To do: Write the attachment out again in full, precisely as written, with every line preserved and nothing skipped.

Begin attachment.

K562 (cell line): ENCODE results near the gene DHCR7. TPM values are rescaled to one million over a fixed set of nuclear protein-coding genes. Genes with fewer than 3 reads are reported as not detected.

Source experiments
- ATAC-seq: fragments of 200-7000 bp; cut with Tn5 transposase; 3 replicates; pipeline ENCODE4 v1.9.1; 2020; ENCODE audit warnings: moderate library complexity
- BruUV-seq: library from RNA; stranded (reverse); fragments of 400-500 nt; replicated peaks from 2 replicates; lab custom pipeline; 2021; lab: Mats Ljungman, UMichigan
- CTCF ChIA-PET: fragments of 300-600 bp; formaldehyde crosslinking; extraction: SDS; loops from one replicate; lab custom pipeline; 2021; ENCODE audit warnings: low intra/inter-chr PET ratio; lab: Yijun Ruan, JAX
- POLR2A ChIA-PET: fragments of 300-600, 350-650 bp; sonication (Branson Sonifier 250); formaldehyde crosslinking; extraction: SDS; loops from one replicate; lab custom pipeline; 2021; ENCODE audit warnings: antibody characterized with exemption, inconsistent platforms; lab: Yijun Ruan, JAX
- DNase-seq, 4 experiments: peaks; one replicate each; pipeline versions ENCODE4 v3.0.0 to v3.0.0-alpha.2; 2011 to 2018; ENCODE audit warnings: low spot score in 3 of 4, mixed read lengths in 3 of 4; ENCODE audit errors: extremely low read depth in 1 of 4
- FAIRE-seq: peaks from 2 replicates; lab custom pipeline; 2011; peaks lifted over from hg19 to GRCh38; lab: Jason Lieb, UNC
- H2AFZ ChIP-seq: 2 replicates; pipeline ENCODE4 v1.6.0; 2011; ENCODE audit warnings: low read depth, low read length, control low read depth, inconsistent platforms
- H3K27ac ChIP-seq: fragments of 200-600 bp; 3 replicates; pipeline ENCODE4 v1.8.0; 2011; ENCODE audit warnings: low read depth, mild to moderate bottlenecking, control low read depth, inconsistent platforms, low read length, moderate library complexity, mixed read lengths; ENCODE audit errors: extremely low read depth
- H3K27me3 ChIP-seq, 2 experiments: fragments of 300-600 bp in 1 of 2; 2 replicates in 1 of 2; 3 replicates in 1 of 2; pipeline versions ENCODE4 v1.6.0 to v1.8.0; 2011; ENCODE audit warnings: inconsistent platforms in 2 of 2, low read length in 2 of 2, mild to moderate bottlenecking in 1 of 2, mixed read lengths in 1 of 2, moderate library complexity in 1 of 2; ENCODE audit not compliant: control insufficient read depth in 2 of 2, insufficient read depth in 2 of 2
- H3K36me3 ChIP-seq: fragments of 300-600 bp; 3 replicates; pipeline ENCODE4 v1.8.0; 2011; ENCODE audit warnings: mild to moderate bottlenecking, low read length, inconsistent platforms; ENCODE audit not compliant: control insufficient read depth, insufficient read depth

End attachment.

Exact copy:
K562 (cell line): ENCODE results near the gene DHCR7. TPM values are rescaled to one million over a fixed set of nuclear protein-coding genes. Genes with fewer than 3 reads are reported as not detected.

Source experiments
- ATAC-seq: fragments of 200-7000 bp; cut with Tn5 transposase; 3 replicates; pipeline ENCODE4 v1.9.1; 2020; ENCODE audit warnings: moderate library complexity
- BruUV-seq: library from RNA; stranded (reverse); fragments of 400-500 nt; replicated peaks from 2 replicates; lab custom pipeline; 2021; lab: Mats Ljungman, UMichigan
- CTCF ChIA-PET: fragments of 300-600 bp; formaldehyde crosslinking; extraction: SDS; loops from one replicate; lab custom pipeline; 2021; ENCODE audit warnings: low intra/inter-chr PET ratio; lab: Yijun Ruan, JAX
- POLR2A ChIA-PET: fragments of 300-600, 350-650 bp; sonication (Branson Sonifier 250); formaldehyde crosslinking; extraction: SDS; loops from one replicate; lab custom pipeline; 2021; ENCODE audit warnings: antibody characterized with exemption, inconsistent platforms; lab: Yijun Ruan, JAX
- DNase-seq, 4 experiments: peaks; one replicate each; pipeline versions ENCODE4 v3.0.0 to v3.0.0-alpha.2; 2011 to 2018; ENCODE audit warnings: low spot score in 3 of 4, mixed read lengths in 3 of 4; ENCODE audit errors: extremely low read depth in 1 of 4
- FAIRE-seq: peaks from 2 replicates; lab custom pipeline; 2011; peaks lifted over from hg19 to GRCh38; lab: Jason Lieb, UNC
- H2AFZ ChIP-seq: 2 replicates; pipeline ENCODE4 v1.6.0; 2011; ENCODE audit warnings: low read depth, low read length, control low read depth, inconsistent platforms
- H3K27ac ChIP-seq: fragments of 200-600 bp; 3 replicates; pipeline ENCODE4 v1.8.0; 2011; ENCODE audit warnings: low read depth, mild to moderate bottlenecking, control low read depth, inconsistent platforms, low read length, moderate library complexity, mixed read lengths; ENCODE audit errors: extremely low read depth
- H3K27me3 ChIP-seq, 2 experiments: fragments of 300-600 bp in 1 of 2; 2 replicates in 1 of 2; 3 replicates in 1 of 2; pipeline versions ENCODE4 v1.6.0 to v1.8.0; 2011; ENCODE audit warnings: inconsistent platforms in 2 of 2, low read length in 2 of 2, mild to moderate bottlenecking in 1 of 2, mixed read lengths in 1 of 2, moderate library complexity in 1 of 2; ENCODE audit not compliant: control insufficient read depth in 2 of 2, insufficient read depth in 2 of 2
- H3K36me3 ChIP-seq: fragments of 300-600 bp; 3 replicates; pipeline ENCODE4 v1.8.0; 2011; ENCODE audit warnings: mild to moderate bottlenecking, low read length, inconsistent platforms; ENCODE audit not compliant: control insufficient read depth, insufficient read depth